From Paul Arena
The Rockford Apartment Association
The city proposed to expand the law that requires landlords to register. The original law required properties that were rented, in whole or in part, to register. The city proposed to expand the requirement to property where you let someone occupy it.
Here is the definition of what type of property needs to register from the original ordinance and this definition remains the same in the draft amendment:
“Dwelling unit means any structure or part of a structure used as a home residence, providing living facilities for one or more persons, including provisions for living, sleeping, eating, cooking and sanitation, including, but not limited to apartment units, boarding houses, rooming houses, emergency shelters, mobile home spaces, public housing, subsidized housing and single and multi-family dwellings.”
We interpret that to mean all residential property.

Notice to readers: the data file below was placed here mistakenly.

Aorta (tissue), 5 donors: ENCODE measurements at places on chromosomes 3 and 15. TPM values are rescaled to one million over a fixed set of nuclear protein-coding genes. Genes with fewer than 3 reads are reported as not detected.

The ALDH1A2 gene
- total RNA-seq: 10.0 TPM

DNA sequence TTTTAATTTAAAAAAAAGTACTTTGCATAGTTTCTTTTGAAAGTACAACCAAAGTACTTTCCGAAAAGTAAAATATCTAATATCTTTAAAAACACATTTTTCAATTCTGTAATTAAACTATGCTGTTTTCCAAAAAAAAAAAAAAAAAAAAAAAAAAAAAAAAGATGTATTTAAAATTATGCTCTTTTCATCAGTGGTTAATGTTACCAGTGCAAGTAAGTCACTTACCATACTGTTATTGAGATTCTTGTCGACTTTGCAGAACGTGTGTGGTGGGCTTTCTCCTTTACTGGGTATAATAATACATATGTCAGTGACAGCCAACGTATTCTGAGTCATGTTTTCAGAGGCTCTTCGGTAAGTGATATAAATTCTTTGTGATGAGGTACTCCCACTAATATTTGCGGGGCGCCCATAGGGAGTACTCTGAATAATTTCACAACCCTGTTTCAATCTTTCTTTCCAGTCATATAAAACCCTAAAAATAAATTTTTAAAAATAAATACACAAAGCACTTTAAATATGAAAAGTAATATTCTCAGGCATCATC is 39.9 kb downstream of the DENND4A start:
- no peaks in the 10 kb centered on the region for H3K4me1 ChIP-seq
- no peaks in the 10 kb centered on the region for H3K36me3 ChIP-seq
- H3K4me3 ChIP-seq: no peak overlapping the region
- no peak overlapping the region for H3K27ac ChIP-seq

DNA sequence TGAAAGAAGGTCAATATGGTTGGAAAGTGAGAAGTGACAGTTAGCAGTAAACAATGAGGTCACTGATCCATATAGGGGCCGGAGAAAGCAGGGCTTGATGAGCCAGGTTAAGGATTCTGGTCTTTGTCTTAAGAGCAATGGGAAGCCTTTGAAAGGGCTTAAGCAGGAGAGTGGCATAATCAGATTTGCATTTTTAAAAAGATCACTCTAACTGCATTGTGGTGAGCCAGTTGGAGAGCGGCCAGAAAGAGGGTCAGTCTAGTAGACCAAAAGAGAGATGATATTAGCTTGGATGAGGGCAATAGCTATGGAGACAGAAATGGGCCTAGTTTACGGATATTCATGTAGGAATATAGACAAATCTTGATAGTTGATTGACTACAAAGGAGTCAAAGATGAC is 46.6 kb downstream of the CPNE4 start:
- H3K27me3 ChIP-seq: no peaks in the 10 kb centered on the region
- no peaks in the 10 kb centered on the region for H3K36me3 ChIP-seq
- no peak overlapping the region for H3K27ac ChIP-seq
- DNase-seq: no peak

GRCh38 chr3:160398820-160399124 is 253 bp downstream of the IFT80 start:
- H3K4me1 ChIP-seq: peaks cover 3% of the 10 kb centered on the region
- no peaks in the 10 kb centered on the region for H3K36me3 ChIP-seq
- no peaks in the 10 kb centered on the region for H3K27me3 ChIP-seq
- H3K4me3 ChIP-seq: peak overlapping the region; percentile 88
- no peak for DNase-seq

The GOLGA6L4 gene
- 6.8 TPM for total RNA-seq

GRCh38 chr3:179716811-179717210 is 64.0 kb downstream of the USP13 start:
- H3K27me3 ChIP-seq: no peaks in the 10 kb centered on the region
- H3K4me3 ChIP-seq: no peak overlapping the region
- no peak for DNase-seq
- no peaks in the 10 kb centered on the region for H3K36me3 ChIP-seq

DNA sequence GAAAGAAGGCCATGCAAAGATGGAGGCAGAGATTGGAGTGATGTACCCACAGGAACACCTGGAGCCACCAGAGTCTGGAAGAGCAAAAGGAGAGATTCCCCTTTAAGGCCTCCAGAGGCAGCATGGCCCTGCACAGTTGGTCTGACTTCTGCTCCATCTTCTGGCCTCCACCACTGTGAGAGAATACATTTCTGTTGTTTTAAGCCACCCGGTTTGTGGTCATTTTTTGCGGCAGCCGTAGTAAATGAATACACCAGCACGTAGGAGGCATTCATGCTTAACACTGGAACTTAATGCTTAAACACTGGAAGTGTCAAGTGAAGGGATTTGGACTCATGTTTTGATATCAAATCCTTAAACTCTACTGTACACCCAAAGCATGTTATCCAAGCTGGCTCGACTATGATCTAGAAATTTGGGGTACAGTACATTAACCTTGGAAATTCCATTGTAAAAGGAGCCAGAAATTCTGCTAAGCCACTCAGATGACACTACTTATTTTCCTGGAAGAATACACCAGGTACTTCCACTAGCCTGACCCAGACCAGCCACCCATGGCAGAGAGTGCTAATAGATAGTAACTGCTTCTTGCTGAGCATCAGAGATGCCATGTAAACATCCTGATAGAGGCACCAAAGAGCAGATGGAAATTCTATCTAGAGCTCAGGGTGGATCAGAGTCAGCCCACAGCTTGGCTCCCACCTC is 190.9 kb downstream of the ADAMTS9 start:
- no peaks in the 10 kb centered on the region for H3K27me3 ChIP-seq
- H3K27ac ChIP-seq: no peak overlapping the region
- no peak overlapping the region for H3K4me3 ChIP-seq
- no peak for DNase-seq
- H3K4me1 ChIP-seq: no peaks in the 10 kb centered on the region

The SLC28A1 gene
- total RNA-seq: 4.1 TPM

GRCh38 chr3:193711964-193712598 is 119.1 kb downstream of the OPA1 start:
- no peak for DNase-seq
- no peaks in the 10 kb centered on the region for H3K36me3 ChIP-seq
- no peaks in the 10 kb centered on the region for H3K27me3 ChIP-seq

Here is the definition of “let” from the draft amendment. I have bolded words for emphasis.
“Let/Let for occupancy is to permit, provide or offer possession or occupancy of a dwelling unit, by a person who is not the legal owner of record thereof, pursuant to a written or unwritten lease, agreement or license, or pursuant to a recorded or unrecorded agreement of contract for the sale of land.”
A dwelling unit is a structure or any part of a structure. A room in a single family home is a part of that structure. A person who is not on the title of the home, occupying a room with an unwritten agreement appears to require registration.
The city may have written this overly broad and not intend to enforce it as the language permits but last year Rockford moved all ordinance enforcement from the courts, before an impartial judge, to code hearings.
That means a city employee makes the accusation of a violation, a city employee determines guilt and imposes the fine, and the city collects the fine as revenue they keep.
In a one sided system like that, having language that is abundantly clear is important.